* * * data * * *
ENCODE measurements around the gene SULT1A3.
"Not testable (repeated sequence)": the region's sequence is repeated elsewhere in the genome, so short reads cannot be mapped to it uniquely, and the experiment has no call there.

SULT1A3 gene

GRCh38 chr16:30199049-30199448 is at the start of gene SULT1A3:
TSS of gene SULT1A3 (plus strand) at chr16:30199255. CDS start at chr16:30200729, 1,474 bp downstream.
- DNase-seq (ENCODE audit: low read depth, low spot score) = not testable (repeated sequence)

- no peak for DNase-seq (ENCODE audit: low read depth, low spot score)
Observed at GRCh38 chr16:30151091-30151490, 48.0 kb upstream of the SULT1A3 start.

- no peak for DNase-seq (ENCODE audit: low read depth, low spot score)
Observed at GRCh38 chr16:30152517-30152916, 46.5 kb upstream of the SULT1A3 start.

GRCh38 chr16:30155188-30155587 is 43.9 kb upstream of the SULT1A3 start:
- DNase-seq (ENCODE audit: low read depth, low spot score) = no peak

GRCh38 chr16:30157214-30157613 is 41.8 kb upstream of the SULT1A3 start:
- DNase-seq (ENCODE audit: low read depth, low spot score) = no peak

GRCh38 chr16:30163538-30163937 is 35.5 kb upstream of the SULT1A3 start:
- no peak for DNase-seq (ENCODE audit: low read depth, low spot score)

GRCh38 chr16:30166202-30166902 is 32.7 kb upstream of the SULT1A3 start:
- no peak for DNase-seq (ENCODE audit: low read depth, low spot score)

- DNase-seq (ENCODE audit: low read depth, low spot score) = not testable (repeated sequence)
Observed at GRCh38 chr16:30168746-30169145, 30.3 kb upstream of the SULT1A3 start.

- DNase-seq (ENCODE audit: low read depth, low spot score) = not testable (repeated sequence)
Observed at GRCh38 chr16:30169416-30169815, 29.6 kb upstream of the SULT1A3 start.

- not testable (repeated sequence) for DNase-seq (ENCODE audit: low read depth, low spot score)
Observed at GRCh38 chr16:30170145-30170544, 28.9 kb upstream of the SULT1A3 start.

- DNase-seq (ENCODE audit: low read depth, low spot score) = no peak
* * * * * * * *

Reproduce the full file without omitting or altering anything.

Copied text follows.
ENCODE measurements around the gene SULT1A3.
"Not testable (repeated sequence)": the region's sequence is repeated elsewhere in the genome, so short reads cannot be mapped to it uniquely, and the experiment has no call there.

SULT1A3 gene

GRCh38 chr16:30199049-30199448 is at the start of gene SULT1A3:
TSS of gene SULT1A3 (plus strand) at chr16:30199255. CDS start at chr16:30200729, 1,474 bp downstream.
- DNase-seq (ENCODE audit: low read depth, low spot score) = not testable (repeated sequence)

- no peak for DNase-seq (ENCODE audit: low read depth, low spot score)
Observed at GRCh38 chr16:30151091-30151490, 48.0 kb upstream of the SULT1A3 start.

- no peak for DNase-seq (ENCODE audit: low read depth, low spot score)
Observed at GRCh38 chr16:30152517-30152916, 46.5 kb upstream of the SULT1A3 start.

GRCh38 chr16:30155188-30155587 is 43.9 kb upstream of the SULT1A3 start:
- DNase-seq (ENCODE audit: low read depth, low spot score) = no peak

GRCh38 chr16:30157214-30157613 is 41.8 kb upstream of the SULT1A3 start:
- DNase-seq (ENCODE audit: low read depth, low spot score) = no peak

GRCh38 chr16:30163538-30163937 is 35.5 kb upstream of the SULT1A3 start:
- no peak for DNase-seq (ENCODE audit: low read depth, low spot score)

GRCh38 chr16:30166202-30166902 is 32.7 kb upstream of the SULT1A3 start:
- no peak for DNase-seq (ENCODE audit: low read depth, low spot score)

- DNase-seq (ENCODE audit: low read depth, low spot score) = not testable (repeated sequence)
Observed at GRCh38 chr16:30168746-30169145, 30.3 kb upstream of the SULT1A3 start.

- DNase-seq (ENCODE audit: low read depth, low spot score) = not testable (repeated sequence)
Observed at GRCh38 chr16:30169416-30169815, 29.6 kb upstream of the SULT1A3 start.

- not testable (repeated sequence) for DNase-seq (ENCODE audit: low read depth, low spot score)
Observed at GRCh38 chr16:30170145-30170544, 28.9 kb upstream of the SULT1A3 start.

- DNase-seq (ENCODE audit: low read depth, low spot score) = no peak